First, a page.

FRIEDRICHSHAFEN, Germany (BRAIN) — Tektro Racing Products has moved beyond its brake specialty to release a 1×7-speed drivetrain for gravity bikes, which it revealed last week at Eurobike. The drivetrain was the first of several new products on TRP’s horizon in the next two years.
Designed with input from five-time downhill World Champion Aaron Gwin and his personal mechanic, John Hall, the drivetrain was four years in development at TRP, which is Tektro’s brand for race-quality products. Louis Tsai heads a new production line located in Tektro’s Changhua, Taiwan, main facility.
“Bike parks or downhill and gravity athletes is who this is marketed to,” Lance Larrabee, U.S. managing director, told BRAIN at Eurobike last week. “It’s a way for us to slowly introduce ourselves to drivetrains, and in the next 24 months, we have a lot of neat products coming out.”
TRP will manufacture only a shifter and rear derailleur, allowing riders to select a cassette and chain.
The DH7 Derailleur’s main feature is a locking B-knuckle at the hanger, called the Hall Lock. A lever is integrated into the mount and can be closed and opened. Once closed it is locked to the frame and stabilizes the derailleur in rough conditions. This results in efficient shifting and chain retention, according to TRP. The derailleur also has ratchet-styled adjustable clutch.
The derailleur will retail for $180.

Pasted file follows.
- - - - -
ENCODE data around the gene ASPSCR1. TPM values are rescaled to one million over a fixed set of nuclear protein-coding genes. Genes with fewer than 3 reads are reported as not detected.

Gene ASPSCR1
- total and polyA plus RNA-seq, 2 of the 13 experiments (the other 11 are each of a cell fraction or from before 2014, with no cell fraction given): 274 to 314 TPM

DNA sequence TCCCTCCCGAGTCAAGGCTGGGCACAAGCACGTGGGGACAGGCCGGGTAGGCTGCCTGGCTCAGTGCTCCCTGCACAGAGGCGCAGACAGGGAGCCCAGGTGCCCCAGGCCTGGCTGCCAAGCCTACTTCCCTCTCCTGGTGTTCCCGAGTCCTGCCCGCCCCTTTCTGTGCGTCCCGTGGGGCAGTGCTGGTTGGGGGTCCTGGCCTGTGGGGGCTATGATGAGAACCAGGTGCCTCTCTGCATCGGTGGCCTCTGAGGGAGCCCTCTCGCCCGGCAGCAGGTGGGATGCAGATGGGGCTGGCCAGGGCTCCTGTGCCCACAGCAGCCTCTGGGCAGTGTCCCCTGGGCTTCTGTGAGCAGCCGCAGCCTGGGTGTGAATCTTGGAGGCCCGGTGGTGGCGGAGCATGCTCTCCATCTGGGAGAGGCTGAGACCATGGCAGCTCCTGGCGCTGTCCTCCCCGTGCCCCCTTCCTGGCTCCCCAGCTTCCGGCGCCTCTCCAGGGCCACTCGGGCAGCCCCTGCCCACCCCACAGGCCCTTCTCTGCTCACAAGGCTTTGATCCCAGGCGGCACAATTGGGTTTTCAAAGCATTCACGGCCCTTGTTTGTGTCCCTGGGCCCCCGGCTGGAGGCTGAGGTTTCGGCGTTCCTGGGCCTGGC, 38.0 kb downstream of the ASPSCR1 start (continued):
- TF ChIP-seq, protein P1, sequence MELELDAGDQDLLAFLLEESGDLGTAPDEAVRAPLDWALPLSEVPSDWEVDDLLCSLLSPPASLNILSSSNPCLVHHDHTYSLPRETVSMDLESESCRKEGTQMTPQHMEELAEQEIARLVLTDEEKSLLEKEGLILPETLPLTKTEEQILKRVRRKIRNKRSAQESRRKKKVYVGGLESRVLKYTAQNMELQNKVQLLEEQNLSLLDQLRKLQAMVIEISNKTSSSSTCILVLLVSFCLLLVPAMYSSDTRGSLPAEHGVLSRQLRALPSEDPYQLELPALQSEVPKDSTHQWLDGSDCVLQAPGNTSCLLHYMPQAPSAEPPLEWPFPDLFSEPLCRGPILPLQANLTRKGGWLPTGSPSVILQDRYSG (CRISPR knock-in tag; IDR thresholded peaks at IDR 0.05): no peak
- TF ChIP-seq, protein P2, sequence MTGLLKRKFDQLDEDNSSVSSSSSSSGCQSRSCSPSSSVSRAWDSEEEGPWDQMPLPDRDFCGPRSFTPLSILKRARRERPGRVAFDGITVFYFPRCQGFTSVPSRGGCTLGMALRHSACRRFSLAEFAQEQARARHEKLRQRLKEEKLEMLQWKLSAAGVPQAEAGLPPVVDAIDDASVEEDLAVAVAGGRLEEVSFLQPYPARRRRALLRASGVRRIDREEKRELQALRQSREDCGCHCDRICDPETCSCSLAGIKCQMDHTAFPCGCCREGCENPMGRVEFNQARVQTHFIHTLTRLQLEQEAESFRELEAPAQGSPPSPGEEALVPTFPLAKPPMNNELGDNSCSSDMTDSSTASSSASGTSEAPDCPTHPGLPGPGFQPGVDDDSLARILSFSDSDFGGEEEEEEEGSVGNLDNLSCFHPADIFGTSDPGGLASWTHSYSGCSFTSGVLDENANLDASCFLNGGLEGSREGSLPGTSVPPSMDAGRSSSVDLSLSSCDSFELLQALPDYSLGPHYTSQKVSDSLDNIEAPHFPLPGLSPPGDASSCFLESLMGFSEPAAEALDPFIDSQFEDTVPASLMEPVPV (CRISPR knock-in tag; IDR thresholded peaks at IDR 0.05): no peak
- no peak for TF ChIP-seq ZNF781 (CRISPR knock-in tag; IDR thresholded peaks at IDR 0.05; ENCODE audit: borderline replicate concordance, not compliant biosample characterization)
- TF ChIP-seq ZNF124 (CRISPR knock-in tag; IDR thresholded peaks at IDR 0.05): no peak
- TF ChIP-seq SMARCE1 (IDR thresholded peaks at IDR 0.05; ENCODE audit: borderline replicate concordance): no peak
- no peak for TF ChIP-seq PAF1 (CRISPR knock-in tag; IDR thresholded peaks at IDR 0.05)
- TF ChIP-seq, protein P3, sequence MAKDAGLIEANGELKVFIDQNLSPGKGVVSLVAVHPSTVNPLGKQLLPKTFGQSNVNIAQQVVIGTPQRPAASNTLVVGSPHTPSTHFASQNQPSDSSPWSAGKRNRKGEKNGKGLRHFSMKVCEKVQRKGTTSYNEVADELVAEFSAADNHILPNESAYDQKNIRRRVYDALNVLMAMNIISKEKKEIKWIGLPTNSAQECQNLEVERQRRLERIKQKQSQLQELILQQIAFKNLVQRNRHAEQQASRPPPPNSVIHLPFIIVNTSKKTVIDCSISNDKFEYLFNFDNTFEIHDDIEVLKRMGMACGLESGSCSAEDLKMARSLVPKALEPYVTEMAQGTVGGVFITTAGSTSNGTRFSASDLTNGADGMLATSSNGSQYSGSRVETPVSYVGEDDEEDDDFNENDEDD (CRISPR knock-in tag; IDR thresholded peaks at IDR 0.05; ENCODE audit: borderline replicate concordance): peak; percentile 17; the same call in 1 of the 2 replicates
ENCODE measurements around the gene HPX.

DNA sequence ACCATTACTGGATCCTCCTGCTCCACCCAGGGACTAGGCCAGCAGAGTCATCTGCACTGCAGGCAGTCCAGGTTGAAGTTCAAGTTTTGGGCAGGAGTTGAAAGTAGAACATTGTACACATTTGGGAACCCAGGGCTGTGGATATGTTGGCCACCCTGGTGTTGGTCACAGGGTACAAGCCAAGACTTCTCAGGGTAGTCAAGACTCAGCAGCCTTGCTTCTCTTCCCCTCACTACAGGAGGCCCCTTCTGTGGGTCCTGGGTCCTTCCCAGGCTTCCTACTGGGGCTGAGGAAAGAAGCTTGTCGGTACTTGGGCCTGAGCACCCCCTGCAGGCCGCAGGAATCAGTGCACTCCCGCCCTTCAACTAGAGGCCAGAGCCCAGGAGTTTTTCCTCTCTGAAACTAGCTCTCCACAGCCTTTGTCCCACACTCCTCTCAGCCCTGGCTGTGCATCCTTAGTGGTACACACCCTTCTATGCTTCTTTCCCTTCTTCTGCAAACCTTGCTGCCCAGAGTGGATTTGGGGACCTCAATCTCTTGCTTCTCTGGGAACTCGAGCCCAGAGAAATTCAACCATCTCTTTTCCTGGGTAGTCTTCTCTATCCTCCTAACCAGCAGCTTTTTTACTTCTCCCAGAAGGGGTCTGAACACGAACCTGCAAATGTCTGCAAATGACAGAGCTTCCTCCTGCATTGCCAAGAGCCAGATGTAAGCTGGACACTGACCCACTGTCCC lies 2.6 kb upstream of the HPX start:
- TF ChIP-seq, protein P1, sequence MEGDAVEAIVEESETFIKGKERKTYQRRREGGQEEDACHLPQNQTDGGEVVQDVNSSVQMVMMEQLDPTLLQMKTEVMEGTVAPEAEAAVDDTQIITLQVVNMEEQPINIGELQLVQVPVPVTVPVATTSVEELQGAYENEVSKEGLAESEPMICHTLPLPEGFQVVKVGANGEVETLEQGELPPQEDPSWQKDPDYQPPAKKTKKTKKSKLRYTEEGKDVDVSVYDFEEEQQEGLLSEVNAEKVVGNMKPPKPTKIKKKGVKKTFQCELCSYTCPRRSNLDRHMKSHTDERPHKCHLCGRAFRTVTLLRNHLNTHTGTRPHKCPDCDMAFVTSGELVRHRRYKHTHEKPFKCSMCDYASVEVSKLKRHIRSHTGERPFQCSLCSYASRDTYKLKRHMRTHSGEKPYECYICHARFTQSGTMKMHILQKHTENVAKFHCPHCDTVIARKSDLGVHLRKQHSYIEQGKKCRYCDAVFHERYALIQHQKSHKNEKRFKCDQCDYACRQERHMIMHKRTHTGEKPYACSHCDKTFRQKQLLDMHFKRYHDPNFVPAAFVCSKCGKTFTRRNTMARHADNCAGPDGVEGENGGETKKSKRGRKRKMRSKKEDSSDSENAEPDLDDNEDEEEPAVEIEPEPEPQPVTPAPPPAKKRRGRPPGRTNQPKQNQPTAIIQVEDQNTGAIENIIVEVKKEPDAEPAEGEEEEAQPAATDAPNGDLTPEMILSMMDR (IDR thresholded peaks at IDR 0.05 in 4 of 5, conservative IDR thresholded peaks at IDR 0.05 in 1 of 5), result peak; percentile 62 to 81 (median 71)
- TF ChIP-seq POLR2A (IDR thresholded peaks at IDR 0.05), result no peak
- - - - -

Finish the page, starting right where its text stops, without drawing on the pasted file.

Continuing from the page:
“One thing John would note during races was how much noise bikes made,” Larrabee said. “The Hall Lock was the result of making a quieter and better shifting drivetrain.”
The DH7 Shifter was designed not only for crisp shifting under duress but to be ergonomically efficient. TRP designed the levers to move in a linear path to mimic the motion of the rider’s thumb, rather than rotating away. This, according to TRP, results in consistent thumb contact and better grip.
“The shifter has a positive, snappy feel, especially when you’re doing rapid down shifts,” Larrabee said. “More like what you’d find in a Baja race truck than in a luxury car, where you’re wearing driving moccasins.”
The shifter will retail for $120.
Dirk Belling, TRP’s global marketing and brand director, would not say how much will be invested into marketing the new drivetrain. He said the company’s commitment is strong as it enters an extremely competitive market led by Shimano and Sram.
Seven speed “is a very niche product,” Belling said. “$1.3 million, $1.4 million (in marketing), what does it mean? It’s a lot of money. Our goal is the team has the backup and trust from management. We know we’ll have some valleys to go through.”